The triple 7s in two corners add some flair, though ENNOBLE is one of those words you’ll only see in a crossword grid. This didn’t feel “Lempel-ian” in its smoothness (one doesn’t expect to see IWO, EST, and TWI together in a Lynn Lempel puzzle), but that’s a very high standard. At first I thought it was because of the theme’s density, but there’s only 50 total theme squares. While that’s certainly above average, it’s short of the usual range where one starts to see compromises in the grid in order to make everything work. So in the end we have a good puzzle, just one that’s not quite on par with most Lynn Lempel offerings.
C.C. Burnikel’s Los Angeles Times crossword
No .puz file out there today so I solved online. C.C.’s theme is LOCO: Four phrases beginning with LO- and CO- words.
- 18a. [Area's distinguishing qualities], LOCAL COLOR. Great phrase.
- 29a. [Bud Abbott's partner], LOU COSTELLO.
- 48a. [Fly off the handle], LOSE CONTROL.
- 59a. [Jurisdiction whose decisions may be appealed], LOWER COURT.
- 68a. [Off one's rocker, and a hint to what the four longest puzzle answers have in common], LOCO.
Solid twist on the “phrase initials” theme by going with letter pairs instead of single letters.
The dozen 7-letter answers class up the fill with corners that are fit for a themeless puzzle (though the overall word count is 76, a standard themed-puzzle word count). SOAP BOX is Scrabbly, LUMP SUM has two “UM”s, SILENT E is always fun (my peers likely remember the Electric Company skit featuring the powerful Silent E character), PANDORA is classic and modern (it’s also an online music service), and ARAPAHO POTOMAC cries out for a third word. “Arapaho hippopotamus Potomac” is actually not a tongue twister, though. RED BULL is fresh fill, too.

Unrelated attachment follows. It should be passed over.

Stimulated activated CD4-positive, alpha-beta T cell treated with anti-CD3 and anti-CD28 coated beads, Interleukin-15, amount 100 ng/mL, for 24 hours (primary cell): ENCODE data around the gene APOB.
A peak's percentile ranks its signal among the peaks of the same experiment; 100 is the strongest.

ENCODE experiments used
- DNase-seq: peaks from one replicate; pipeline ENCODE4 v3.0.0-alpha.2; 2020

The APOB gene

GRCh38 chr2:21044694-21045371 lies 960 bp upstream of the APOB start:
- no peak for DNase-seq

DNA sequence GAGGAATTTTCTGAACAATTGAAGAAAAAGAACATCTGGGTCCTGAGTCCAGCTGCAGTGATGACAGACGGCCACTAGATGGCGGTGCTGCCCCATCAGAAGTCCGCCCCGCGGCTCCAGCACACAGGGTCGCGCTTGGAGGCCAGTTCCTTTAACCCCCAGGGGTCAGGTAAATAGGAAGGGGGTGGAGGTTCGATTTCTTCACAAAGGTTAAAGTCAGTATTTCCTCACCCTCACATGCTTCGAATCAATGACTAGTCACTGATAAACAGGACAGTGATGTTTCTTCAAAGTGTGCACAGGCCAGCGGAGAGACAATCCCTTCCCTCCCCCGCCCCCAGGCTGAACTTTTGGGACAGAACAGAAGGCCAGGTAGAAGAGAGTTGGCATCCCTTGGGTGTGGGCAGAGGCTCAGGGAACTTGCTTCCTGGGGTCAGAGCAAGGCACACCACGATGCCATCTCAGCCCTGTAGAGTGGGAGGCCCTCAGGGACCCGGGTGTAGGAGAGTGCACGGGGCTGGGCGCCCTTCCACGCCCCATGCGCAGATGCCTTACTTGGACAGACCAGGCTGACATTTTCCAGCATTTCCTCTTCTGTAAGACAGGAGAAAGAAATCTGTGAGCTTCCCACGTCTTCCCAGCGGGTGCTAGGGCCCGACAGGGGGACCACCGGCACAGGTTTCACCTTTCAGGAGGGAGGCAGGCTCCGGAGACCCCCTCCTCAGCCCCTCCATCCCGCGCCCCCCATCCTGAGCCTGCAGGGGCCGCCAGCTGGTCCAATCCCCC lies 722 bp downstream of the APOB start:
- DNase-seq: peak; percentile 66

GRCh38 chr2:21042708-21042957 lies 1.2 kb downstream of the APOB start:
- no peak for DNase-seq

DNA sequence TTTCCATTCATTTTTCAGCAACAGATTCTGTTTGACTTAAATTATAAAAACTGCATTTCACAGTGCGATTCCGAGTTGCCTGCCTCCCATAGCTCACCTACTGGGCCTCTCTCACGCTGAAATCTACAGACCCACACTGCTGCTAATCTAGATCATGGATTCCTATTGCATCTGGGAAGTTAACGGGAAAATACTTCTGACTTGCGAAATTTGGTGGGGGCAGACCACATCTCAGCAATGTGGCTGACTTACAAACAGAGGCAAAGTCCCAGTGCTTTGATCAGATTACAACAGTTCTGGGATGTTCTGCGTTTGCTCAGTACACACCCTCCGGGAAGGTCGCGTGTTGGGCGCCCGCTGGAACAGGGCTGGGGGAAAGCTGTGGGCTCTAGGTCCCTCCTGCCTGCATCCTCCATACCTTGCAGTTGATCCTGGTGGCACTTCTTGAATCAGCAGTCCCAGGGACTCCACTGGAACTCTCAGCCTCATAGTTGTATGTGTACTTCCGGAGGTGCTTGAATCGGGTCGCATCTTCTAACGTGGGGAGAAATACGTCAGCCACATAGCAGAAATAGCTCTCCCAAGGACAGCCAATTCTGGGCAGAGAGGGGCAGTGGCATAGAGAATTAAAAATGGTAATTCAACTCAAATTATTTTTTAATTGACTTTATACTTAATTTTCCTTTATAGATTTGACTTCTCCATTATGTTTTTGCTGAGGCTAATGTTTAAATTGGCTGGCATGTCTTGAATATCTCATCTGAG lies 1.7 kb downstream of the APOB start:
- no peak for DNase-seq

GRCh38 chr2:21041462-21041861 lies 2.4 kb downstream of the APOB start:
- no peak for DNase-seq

Now, I think C.C. is roughly my age peer, but she came to the U.S. from China as an adult if I recall correctly. It always blows my mind when someone for whom English is not a first language masters the art of crossword construction. It’s impressive enough that my mother-in-law loves to do crosswords despite growing up speaking a language entirely unrelated to English, but more mind-boggling that Michael Shteyman could quickly move from speaking Russian to making crosswords in English, and for C.C. (Xhouqin) to be solving puzzles, blogging them (L.A. Times Crossword Corner is her site), and constructing prolifically for the L.A. Times.
Brendan Quigley’s blog crossword, “Themeless Monday”
Okay, it’s Monday evening already. I worked, I ran errands, I cooked dinner, and here we are at 8:09 pm. Quick blog!
Like RAP-ROCK (the answer, not the genre), TEAM USA beside ALL-STAR, the zippy HATERADE, the dreaded ROBOCALL, “YEESH,” PAISLEY, and two language clues, KOREANS who use the Hangul alphabet and the ESPANOL of telenovelas. Never heard of TUNEYARDS (one of BEQ’s germinal entries) or SLYDINI, but grant you that SLYDINI is a fun magician name. Bored by EDUCE, ORONO, EER. Dislike RWE, ENA, EAGAN, IN A MIST. (IN A MIST would be better if it appeared right with NIAGARA, no? Feels sort of awkward to me but waterfall proximity might’ve sold it.) Amused that Brendan explained ITCHY LEGS in his post as a Byron Waldenesque move. I note that the Y could be blacked out to make ITCH and LEGS, perfectly ordinary, crossing TUNE and medical acronym ARDS (acute/adult respiratory distress syndrome), but then Brendan would lose his TUNEYARDS, whatever that may be.